In the end, despite their large losses the Tories' major saving grace was that the Liberals could win only seven seats west of Ontario; this election thereby began a pattern of the Tories dominating the provinces west of Ontario by large margins (with only occasional breakthroughs by the Liberals and NDP) and the Liberals being forced to rely on Ontario, Quebec and the Atlantic provinces, until the Tories' eventual demise as a party of government three decades later. The Tories were thus able to remain in power with the tacit support of the Socreds, as the two parties held enough seats between them to command a parliamentary majority. However, Diefenbaker declined to negotiate a more formal alliance between the two parties, something that would ultimately prove costly and result in the fall of his government the following year.

National results

1962 Canadian parliament.svg

Voter turn-out was 79.0%. [3]

PartyParty leader# of
candidates
SeatsPopular vote
1958 Elected% Change#% pp Change
  Progressive Conservative John Diefenbaker 265208116-44.2%2,865,54237.22%-16.35
  Liberal Lester B. Pearson 2634899+106.3%2,846,58936.97%+3.57
Social Credit R.N. Thompson 230-30 893,47911.60%+9.01
  New Democratic Party 1 Tommy Douglas 218819+137.5%1,044,75413.57%+4.06
  Liberal-Labour 111-15,4120.20%+0.04
 Independent Liberal7---10,4060.14%-0.03
 Independent11---8,0840.10%-0.03
Communist 2 Leslie Morris 12---6,3600.08%-0.05
 Unknown4*-*3,7310.05%*
 Independent PC4*-*2,7130.04%*
  Candidat libéral des electeurs 1*-*1,8360.02%*
 Capital familialH-G Grenier1 - 3930.01%-0.01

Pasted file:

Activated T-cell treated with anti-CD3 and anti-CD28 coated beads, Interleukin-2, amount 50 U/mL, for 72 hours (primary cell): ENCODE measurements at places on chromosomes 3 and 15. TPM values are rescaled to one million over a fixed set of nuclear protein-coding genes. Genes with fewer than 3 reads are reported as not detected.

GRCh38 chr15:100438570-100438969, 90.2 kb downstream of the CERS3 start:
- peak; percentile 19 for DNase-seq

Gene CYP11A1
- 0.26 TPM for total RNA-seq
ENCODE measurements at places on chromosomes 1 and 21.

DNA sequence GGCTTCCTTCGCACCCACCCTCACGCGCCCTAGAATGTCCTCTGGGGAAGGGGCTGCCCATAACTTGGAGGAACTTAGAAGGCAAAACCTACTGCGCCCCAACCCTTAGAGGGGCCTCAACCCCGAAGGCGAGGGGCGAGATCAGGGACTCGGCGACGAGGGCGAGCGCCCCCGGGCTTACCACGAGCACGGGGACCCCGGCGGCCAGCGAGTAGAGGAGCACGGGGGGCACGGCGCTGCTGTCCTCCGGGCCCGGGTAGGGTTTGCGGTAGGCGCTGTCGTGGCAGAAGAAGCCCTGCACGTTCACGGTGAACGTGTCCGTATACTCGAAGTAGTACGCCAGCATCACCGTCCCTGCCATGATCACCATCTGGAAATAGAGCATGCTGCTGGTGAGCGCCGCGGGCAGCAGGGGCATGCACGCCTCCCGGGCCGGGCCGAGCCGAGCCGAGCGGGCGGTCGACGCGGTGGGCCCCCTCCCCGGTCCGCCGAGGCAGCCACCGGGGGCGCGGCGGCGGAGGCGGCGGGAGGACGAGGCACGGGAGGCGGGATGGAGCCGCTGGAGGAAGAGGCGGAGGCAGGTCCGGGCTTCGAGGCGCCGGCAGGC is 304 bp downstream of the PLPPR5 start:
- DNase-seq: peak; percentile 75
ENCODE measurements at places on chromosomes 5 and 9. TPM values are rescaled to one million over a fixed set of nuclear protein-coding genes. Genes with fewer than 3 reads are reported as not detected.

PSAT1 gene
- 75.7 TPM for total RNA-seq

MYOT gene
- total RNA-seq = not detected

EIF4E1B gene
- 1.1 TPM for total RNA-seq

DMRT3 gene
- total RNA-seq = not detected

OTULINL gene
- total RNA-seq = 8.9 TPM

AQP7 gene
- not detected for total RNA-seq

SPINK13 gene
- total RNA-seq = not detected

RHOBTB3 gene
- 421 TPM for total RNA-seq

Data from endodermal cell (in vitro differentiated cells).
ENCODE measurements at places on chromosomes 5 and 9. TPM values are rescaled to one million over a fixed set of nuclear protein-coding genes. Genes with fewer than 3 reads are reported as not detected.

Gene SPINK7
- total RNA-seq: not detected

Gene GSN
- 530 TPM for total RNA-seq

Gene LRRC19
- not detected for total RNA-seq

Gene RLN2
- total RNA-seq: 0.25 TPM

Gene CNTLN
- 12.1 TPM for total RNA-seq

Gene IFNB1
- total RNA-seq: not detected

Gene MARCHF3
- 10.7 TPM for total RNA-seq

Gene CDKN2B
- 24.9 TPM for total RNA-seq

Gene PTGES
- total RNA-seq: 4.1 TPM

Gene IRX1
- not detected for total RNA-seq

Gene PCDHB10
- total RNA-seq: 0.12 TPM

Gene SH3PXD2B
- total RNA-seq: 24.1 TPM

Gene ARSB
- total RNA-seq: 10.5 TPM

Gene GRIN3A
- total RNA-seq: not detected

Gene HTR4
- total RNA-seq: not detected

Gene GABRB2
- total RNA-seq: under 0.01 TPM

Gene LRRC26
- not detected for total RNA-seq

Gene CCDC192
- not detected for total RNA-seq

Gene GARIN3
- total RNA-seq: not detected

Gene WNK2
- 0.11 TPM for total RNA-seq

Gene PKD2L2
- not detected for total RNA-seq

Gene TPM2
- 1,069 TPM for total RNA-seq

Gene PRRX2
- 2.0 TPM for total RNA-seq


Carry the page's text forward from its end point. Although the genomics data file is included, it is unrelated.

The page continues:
Co-operative Builders1*-*261x*
  All Canadian 1*-*189x*
  Ouvrier Indépendant 1*-*152x*
Total 1,016 265 265-7,699,901 100%  
Sources: Canada Open Government [4] [lower-alpha 1]

Notes:

* Party did not nominate candidates in previous election.

x - less than 0.005% of the popular vote.

1 compared to Co-operative Commonwealth Federation results from previous election.

2 compared to Labor-Progressive Party results from previous election.

Results by province

Party name BC AB SK MB ON QC NB NS PE NL NW YK Total
  Progressive Conservative Seats:6151611351449411-116
 Popular Vote:27.342.850.441.639.229.646.547.351.336.055.047.837.2
  Liberal Seats:4-11433562-6-199
 Vote:27.319.422.831.341.039.244.442.443.359.045.052.237.0
  Social Credit Seats:22---26----  30
 Vote:14.229.24.66.81.826.03.60.80.20.1  11.6
  New Democrats Seats:10--26--1--  19
 Vote:30.98.422.119.717.24.45.39.45.24.9  13.6
  Liberal-Labour Seats:    1       1
 Vote:    0.6       0.2
 Total Seats 22171714857510124711265
Parties that won no seats:
 Independent LiberalVote: 0.1   0.50.2     0.1
 IndependentVote:xx0.1 0.30.10.2      0.1
Communist Vote:0.2 0.10.60.1xx      0.1
 UnknownVote:    0.1xx 0.1    xx
 Independent PCVote:     0.1      xx
  Candidat libéral des electeurs Vote:     0.1      xx
 Capitale familialeVote:     xx      xx
 Co-operative BuildersVote:    xx       xx
  All Canadian Vote: xx          xx
  Ouvrier Indépendant Vote:     xx      xx

xx - less than 0.05% of the popular vote

See also

Notes

  1. Results include the general election held June 18, 1967, as well as results from the election in the riding of Stormont on July 16, 1967, delayed due to the death of the Liberal candidate.

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References

  1. Pomfret, R. "Voter Turnout at Federal Elections and Referendums". Elections Canada. Elections Canada. Retrieved 23 February 2014.
  2. "Canadian Encyclopedia". March 31, 2016. Retrieved April 29, 2018.
  3. "ParlInfo Has Moved". www.parl.gc.ca. Archived from the original on 29 March 2014. Retrieved 3 April 2018.
  4. Open Government. "History of the Federal Electoral Ridings, 1867-2010". Canada.ca. Retrieved March 4, 2022.

Further reading